Find a common vocabulary
Words mean something. Sometimes the same word means very different things to different people, depending on where they come from how they use that word in a variety of contexts. Scholars, when dialoguing with other scholars from very different fields, will need to establish some kind of consensus on a basic vocabulary that they can agree upon in order to produce insights that would be valuable to their respective fields. In my case, I have already I identified a subset of words that can be included and need to be collaboratively defined better in discussions around a “common good” – transcendence, virtue, generativity, the “good life”, the ultimate good(s), truth, happiness, joy, human dignity, rights and responsibilities, personal concerns, friendship, telos, and of course, common good.
Expand analysis beyond the individual
Much of what we talked about at the seminar revolved around a specific unit of observation: the individual human being. His or her personal context was examined, whether it was about transcendence, virtue, generatively, telos, or some other factor. My theological interest in realizing a “common good” in a Catholic sense requires me to look not only at the implications for a single human life, but also at the implications for couples, friends, families, communities, cities, countries, and the world as a whole. Things get more complicated when you go from looking at one human being to looking at two human beings, in for example, in the dynamics of friendship. Tensions or dialectics within and between each person must be harmonized in order for the “good” to be realized optimally for both. They get even more complicated when you start looking at group dynamics. I will need to be attentive to the proper extensions of our conversations during this seminar to more communal concepts like solidarity, compassion, subsidiarity, and shared concerns.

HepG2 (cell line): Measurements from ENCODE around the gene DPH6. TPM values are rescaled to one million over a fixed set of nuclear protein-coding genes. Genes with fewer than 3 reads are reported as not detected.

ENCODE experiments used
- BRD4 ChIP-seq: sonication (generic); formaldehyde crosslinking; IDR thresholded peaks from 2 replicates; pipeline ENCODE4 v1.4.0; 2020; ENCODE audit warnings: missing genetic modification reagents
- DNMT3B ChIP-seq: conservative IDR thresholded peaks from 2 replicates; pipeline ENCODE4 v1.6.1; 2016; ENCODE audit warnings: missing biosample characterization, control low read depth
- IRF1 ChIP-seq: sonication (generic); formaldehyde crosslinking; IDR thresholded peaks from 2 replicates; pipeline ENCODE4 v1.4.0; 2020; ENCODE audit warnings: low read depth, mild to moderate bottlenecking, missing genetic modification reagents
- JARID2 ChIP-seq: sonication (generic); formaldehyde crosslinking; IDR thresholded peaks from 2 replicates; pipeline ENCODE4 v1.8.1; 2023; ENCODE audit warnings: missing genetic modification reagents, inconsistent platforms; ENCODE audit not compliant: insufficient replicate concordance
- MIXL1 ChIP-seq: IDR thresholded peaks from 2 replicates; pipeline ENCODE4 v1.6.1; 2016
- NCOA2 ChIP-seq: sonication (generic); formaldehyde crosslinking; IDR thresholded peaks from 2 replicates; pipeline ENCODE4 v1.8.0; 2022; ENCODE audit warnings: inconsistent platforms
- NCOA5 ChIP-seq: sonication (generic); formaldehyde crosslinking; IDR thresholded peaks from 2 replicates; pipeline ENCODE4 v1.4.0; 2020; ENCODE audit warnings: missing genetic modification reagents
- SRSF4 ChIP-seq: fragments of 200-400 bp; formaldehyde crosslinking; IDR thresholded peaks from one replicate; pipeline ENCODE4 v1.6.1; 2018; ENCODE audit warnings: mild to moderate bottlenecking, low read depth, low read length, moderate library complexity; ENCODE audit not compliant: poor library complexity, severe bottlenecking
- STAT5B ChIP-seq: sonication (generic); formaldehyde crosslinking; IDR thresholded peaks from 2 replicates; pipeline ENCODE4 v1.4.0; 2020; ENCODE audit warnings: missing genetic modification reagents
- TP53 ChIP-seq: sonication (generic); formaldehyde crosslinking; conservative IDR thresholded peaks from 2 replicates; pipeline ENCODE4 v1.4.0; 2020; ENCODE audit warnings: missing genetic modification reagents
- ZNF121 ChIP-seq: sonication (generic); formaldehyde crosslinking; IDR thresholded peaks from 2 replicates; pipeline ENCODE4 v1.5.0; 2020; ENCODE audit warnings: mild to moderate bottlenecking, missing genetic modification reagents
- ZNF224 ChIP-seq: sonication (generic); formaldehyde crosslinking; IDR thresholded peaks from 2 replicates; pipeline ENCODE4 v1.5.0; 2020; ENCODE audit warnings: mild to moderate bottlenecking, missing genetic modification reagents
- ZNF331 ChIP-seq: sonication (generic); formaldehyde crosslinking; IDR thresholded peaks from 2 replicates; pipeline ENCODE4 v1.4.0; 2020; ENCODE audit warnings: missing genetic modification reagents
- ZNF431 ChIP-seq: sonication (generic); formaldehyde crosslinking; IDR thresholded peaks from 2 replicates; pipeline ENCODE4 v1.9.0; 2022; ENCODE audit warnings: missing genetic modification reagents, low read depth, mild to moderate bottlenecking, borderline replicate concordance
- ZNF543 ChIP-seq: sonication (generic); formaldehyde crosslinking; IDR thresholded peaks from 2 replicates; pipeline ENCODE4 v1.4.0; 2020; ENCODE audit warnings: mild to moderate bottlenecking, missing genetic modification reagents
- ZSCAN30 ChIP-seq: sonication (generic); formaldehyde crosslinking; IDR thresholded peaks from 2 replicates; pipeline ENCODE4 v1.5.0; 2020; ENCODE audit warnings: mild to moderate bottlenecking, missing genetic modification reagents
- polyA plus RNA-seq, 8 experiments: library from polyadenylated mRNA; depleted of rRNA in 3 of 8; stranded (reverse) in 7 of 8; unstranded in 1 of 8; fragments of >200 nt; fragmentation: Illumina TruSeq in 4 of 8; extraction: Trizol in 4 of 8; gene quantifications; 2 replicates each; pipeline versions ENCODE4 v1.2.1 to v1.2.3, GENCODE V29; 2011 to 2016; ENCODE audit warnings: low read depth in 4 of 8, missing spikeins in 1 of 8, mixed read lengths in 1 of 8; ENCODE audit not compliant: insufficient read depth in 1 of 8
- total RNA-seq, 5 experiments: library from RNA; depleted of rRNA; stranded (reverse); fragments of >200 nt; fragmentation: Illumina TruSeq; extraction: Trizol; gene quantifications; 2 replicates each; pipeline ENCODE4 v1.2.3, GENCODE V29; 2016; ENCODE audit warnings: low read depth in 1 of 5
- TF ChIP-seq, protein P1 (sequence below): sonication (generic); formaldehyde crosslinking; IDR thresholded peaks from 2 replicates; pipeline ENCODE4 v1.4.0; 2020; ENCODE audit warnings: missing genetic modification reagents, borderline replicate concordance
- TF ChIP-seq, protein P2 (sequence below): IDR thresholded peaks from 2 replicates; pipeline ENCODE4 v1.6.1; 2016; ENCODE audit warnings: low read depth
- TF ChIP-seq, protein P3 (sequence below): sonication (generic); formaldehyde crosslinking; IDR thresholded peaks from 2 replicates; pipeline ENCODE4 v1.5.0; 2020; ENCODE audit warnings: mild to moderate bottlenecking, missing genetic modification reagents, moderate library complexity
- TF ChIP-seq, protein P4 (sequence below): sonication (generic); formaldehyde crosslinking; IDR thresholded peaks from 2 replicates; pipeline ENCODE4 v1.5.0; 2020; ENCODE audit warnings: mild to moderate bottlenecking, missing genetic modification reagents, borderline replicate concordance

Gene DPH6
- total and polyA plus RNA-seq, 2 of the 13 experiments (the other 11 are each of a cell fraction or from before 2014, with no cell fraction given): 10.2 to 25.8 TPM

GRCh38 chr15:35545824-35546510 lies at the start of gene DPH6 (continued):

Co-author works using above three principles
I tend to agree with Dr. Candace Vogler’s idea that it’s important to “get a kind of deep integration between people working in very different disciplines without relegating their work to the margins of less widely read, explicitly interdisciplinary publications.” I also believe that co-authoring works between scholars of different disciplines, perhaps placing the work within a home discipline publication, could potentially bear much fruit in advancing our understanding. That said, there may also be a benefit to relaxing the borders of the bounded disciplinary journal’s sandbox and sending out a few tendrils to promising interdisciplinary journals. When aligned with the above three principles, perhaps some good fruit will come of such collaborative endeavors.
In the end, I am very grateful to have had this opportunity to gather with such special people in a way that promoted my development both as a scholar and as one in service to a much larger and more diverse community. Thanks to all who made this experience possible, especially the John Templeton Foundation, the Hyde Park Institute, and Candace Vogler, Jennifer Frey, Valerie Wallace, and Jaime Hovey of the project Virtue, Happiness, & the Meaning of Life. You have given me a gift that I will continue to unwrap over the years to come.
 Courtney C.W. Guerra, “Scholarship of Self-Transcendence: Candace Vogler leads a search for the meaning of life,” Tableau (Spring 2007), accessed June 27, 2017, https://tableau.uchicago.edu/articles/2017/05/scholarship-self-transcendence.